Of the mainline Protestant groups, only the United Church of Christ supports gay marriage outright. The Episcopal Church last month released a provisional prayer service for blessing same-sex unions. The Evangelical Lutheran Church in America and the Presbyterian Church (U.S.A.) have eliminated barriers for gay clergy but allow regional and local church officials to decide their own policies. One of the largest mainline groups, the United Methodist Church, with about 7.8 million U.S. members, still bars ordination for people in same-sex relationships, although many individual Methodist churches openly accept gay and lesbian clergy.
“There’s ‘Come and don’t say anything,’ ‘Come, but we won’t marry you,’ or ‘Come and be fully accepted,'” said the Rev. Jo Hudson, senior pastor of the Cathedral of Hope. “We’re always glad when churches welcome gay and lesbian people, but it’s just a different experience in a church that is historically and predominantly led by heterosexual people. Everyone is going to find the church where they most fit in.”
Wilson said a large percentage of newer MCC members are from conservative Christian churches teaching that gay and lesbian Christians should try to become heterosexual or remain celibate. Koeshall was a pastor in the Assemblies of God, one of the largest U.S.-based Pentecostal groups, until 1997, when he says, “I came out and I got kicked out.”
New MCC congregations have recently started in Peoria, Ill., and in The Villages retirement community north of Orlando, Fla. (In a recent announcement in local gay media, the Peoria congregation described MCC as a fellowship created for gay and lesbian Christians now known as “the human rights church.”) Mary Metcalf, 62, a seven-year member of Heartland Metropolitan Community Church in Springfield, Ill., which started the Peoria congregation, said she was a lector and liturgy coordinator at her Roman Catholic parish until some friends brought her to a service.
“When it came time for communion, when the presider said that the table is open to everyone, I started crying,” said Metcalf, on a break from painting Heartland church with other volunteers. “I came from the Catholic Church. I’m straight, but I just finally had to come to a parting of the ways. I didn’t think Jesus kept anyone away from the table.”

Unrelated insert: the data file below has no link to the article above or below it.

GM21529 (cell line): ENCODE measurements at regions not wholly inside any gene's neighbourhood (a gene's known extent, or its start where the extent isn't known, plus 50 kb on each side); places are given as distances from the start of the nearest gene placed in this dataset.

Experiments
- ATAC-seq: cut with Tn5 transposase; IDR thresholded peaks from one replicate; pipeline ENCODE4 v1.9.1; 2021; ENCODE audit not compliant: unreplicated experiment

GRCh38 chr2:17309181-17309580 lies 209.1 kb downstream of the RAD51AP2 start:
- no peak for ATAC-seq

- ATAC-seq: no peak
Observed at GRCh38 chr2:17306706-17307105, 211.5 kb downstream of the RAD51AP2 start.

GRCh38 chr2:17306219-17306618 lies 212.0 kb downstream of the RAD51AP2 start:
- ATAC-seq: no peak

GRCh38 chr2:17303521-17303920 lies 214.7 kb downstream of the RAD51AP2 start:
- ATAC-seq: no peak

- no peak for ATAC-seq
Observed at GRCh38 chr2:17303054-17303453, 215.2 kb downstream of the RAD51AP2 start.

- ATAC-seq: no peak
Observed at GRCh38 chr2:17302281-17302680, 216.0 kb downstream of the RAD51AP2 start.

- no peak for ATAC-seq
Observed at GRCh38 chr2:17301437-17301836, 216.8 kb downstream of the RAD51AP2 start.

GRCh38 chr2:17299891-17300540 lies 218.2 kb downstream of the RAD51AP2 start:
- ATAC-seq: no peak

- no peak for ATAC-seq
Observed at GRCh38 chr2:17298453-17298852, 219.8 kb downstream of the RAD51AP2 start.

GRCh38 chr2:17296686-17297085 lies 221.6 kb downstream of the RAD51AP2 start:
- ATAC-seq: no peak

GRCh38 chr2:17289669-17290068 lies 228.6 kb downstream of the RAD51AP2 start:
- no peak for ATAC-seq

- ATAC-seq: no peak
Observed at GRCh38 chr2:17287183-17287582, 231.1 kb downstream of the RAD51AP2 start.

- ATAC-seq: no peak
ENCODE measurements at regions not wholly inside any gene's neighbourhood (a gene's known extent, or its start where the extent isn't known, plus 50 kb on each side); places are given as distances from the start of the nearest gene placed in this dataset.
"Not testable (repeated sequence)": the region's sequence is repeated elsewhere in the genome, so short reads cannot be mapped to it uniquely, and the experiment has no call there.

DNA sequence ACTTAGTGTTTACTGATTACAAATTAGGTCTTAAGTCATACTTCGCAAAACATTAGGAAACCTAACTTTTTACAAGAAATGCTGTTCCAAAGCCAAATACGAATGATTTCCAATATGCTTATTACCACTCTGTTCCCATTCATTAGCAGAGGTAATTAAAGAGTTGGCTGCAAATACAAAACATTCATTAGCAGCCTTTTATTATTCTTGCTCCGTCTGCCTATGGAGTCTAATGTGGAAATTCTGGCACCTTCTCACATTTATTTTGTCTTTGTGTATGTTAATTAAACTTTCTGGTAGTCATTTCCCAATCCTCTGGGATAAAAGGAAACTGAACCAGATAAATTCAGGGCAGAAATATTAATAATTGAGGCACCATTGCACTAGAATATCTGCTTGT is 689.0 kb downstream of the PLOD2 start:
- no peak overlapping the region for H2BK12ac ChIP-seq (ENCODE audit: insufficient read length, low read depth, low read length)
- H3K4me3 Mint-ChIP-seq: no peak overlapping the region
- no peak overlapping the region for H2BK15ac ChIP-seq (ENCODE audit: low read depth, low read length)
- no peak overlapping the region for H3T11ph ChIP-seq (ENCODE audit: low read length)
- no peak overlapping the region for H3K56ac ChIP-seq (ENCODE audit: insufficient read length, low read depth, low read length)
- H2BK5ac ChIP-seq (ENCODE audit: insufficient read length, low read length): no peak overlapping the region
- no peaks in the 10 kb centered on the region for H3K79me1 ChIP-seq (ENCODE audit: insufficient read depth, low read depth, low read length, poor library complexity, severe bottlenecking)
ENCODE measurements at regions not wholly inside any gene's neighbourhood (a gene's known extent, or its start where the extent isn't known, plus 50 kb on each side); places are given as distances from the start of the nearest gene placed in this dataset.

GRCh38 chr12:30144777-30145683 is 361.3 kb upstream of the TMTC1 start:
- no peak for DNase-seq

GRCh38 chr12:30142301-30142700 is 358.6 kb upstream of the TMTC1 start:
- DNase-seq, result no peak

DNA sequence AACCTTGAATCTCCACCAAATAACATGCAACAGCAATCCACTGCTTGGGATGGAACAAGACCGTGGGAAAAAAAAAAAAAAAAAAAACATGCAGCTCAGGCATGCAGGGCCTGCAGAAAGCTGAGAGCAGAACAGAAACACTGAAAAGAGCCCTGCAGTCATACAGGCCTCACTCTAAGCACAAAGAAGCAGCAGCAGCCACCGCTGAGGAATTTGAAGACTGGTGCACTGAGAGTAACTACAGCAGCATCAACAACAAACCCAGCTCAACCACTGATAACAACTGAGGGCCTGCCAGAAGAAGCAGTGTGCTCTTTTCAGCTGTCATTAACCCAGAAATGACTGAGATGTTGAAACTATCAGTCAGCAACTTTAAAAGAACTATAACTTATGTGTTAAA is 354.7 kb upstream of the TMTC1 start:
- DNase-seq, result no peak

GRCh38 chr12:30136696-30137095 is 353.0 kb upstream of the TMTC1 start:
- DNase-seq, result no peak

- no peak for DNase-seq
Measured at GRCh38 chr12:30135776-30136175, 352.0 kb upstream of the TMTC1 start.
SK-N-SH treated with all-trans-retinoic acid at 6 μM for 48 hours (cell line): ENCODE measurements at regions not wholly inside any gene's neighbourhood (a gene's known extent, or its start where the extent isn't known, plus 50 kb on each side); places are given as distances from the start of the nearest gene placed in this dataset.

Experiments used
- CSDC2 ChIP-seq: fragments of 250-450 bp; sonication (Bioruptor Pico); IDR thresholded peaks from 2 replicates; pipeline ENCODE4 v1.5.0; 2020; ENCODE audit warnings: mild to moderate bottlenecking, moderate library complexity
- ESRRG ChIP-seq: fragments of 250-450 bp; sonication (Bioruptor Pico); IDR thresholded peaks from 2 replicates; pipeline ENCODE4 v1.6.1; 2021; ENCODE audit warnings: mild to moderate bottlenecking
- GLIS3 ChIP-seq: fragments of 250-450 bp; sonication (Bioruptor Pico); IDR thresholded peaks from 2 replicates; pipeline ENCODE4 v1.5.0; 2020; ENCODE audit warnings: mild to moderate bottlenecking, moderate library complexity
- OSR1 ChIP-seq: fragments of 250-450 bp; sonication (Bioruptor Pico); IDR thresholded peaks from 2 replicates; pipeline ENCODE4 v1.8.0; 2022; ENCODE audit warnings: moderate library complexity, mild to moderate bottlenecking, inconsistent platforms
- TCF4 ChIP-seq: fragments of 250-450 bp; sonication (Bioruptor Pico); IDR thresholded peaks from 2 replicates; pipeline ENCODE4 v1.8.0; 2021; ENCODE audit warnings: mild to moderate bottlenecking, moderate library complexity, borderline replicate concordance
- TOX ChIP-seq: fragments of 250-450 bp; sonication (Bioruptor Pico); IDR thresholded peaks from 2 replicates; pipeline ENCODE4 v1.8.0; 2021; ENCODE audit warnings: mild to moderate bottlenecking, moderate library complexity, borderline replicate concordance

Still, like most denominations, MCC is seeing its strongest growth overseas. In Latin America, the fellowship had seven churches in five countries a decade ago, and now reports 56 congregations or ministries in 17 countries, according to the Rev. Darlene Garner, director of MCC’s emerging ministries. A congregation in Australia for young adults, called Crave, is thriving, Wilson said. Garner’s office is also developing an online church with worship, Bible study and support in several languages. MCC has already conducted its first virtual baptism on the web, a relatively new practice that is gaining popularity among evangelical churches with online worship.
Thumma contends MCC should not be judged by the standards used for other denominations. Only a small percentage of Americans are gay or lesbian, and a limited number want to be active in a Christian church, no matter its outlook. Like other minority groups moving toward mainstream acceptance, some gay Christians are assimilating into bigger denominations while others choose the focus and freedoms MCC provides, Thumma said.
“MCC still has a clear function,” Thumma said. “Like an immigrant community, it gives gay Christians a place of their own.”

David the Prophet & Jonathan, His Lover

The story of David and Jonathan is one of those most frequently quoted in any discussion of biblical same sex relationships. As with the stories of Ruth & Naomi, or of Jesus and John (the “beloved disciple”), it is similarly bedeviled by discussion over the degree of physical intimacy involved (was there or wasn’t there?), and the impossibility of knowing for certain.
Personally, I see these questions as something of a distraction, just as I do with the other cases. Gay men are frequently accused of being “obsessed” with genital sex. If we only accept as “gay” those men for whom we know there was this genital activity, we are simply reinforcing the stereotype. I prefer simply to recognize that there was clearly a deeply intimate emotional relationship here, and to ignore the degree of physical expression. (Chris Glaser has pointed out that whatever the nature of the relationships, the stories of David & Jonathan, and of Ruth and Naomi, are the two longest love stories told in the Bible – longer than any obviously heterosexual love stories. Marriage in Biblical times was not about love. See “Coming Out as Sacrament“)